Mar Gayà interview: gender equality in the workplace
The expert on equality policies gives an analysis of the stages required to implement a strategy against inequality in the workplace
The application of equality policies in the workplace is a necessity, not just because it represents a step forward towards an equal society, but also because it is a legal requirement. Since the Act on effective equality among men and women was passed in 2007, it became compulsory for Spanish companies with more than 250 workers to design and implement an equality plan.
In this interview, the gender-policy implementation consultant, Mar Gayà, offers us some hints about how to go about designing an equality plan, and paints a picture of the work-related differences which still exist between men and women.
These are some of the issues which Gayà highlights in the interview.
The need for a diagnostic phase
An equality plan cannot appear out of thin air. The aim is to create a made-to-measure approach so that men and women can have the same opportunities in the organization. To achieve this, it's necessary to take a snapshot of the company.
The diagnosis must analyse the organisational culture of the company and should inevitably include a demographic study of how many female and male staff there are, their employment status, departmental position, working hours, type of contract and level of training. Finally, an analysis is carried out on the processes of selection, promotion and employee training and also on the remuneration policies.
In a nutshell, this diagnosis should include both a quantitative and qualitative analysis, which can include issues such as the existence or non existence of inclusive communication - both verbal and visual - and a plan to prevent sexual harassment in the workplace, for example.
The current situation in Spain
According to Gayà, the reality in Spanish companies is that, despite there being a numerical balance between genders in the staff, the presence of female employees progressively drops off the further you go up the hierarchical ladder. According to our expert, this type of vertical segregation is a reality in almost all companies.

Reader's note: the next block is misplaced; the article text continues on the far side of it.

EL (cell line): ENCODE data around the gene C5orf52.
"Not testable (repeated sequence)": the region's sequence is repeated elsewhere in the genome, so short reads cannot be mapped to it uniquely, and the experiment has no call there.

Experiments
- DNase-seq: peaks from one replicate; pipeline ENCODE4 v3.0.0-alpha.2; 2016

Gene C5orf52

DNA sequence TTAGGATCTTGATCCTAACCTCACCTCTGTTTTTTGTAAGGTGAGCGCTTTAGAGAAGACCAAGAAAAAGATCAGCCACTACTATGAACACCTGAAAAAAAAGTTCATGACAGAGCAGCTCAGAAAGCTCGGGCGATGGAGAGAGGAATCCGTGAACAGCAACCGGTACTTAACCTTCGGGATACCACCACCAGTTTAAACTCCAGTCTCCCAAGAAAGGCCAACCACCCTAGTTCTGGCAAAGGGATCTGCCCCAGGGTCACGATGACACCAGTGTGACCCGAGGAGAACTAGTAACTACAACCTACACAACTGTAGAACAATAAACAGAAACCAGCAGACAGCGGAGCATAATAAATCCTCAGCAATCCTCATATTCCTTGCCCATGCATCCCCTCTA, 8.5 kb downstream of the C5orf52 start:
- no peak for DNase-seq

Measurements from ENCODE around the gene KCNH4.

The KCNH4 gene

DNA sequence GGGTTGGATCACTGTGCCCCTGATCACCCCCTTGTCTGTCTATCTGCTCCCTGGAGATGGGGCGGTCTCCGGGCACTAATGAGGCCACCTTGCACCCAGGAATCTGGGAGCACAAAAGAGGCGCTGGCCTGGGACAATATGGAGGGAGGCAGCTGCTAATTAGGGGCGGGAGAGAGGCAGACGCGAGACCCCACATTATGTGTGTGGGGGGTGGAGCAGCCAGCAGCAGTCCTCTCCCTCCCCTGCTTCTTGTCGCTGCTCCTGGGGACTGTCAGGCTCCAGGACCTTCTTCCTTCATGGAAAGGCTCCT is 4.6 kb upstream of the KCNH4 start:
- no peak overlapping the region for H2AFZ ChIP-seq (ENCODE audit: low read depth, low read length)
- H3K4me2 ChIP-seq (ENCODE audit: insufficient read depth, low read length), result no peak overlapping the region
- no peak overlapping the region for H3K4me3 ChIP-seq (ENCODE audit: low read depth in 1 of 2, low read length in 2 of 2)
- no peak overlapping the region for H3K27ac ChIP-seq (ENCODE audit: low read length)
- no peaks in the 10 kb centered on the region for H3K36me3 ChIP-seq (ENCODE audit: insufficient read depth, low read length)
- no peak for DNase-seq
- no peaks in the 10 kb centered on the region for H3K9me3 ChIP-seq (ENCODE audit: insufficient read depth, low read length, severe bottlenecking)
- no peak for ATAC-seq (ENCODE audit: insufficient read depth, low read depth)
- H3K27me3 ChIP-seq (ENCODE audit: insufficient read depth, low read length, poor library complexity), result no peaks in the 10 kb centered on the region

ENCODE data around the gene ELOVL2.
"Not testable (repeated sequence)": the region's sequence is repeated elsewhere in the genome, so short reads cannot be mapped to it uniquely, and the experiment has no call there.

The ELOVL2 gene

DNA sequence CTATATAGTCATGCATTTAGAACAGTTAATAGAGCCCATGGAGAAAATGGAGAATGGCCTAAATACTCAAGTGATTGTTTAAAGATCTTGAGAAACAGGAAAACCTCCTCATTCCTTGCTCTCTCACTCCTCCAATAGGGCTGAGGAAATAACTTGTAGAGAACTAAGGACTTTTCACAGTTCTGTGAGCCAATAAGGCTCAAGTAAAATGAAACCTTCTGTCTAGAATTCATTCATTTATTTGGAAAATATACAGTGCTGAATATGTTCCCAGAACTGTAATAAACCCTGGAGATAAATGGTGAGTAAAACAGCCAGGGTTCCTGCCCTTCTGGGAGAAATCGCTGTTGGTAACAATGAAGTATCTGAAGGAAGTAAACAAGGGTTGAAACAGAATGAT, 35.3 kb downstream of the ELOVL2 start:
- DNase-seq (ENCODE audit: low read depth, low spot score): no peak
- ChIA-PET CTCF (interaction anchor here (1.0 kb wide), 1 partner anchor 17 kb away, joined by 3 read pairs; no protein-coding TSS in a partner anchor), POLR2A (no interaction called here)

Stereotypes are the first barrier
We are disillusioning ourselves: we still associate power with masculinity. This is the main thing standing in the way of women being promoted to positions of responsibility. Gayà understands that these stereotypes also affect the assessment of work from one person to the next. “A man will get promoted because of his potential: what he could do. A woman will get promoted because of what she has demonstrated that she can do, and this means she is always under close watch and more is demanded of her.”
If in 2016 women earn 24% less than men in the same positions, there is no denying the fact that we still have a long way to go. Companies are reluctant to change, which is why Gayà is speaking out in favour of bringing gender equality to the workplace through legislation. “Equality quotas are now normal practice in Nordic countries. It is the way to achieve gender-equal steering committees. This simply means that, as well as considering professional competence, companies select the person of the under-represented sex.”
To find out how to apply equality policies in the workplace and take a closer look at some model examples, check out our course “Gender equality in the workplace".
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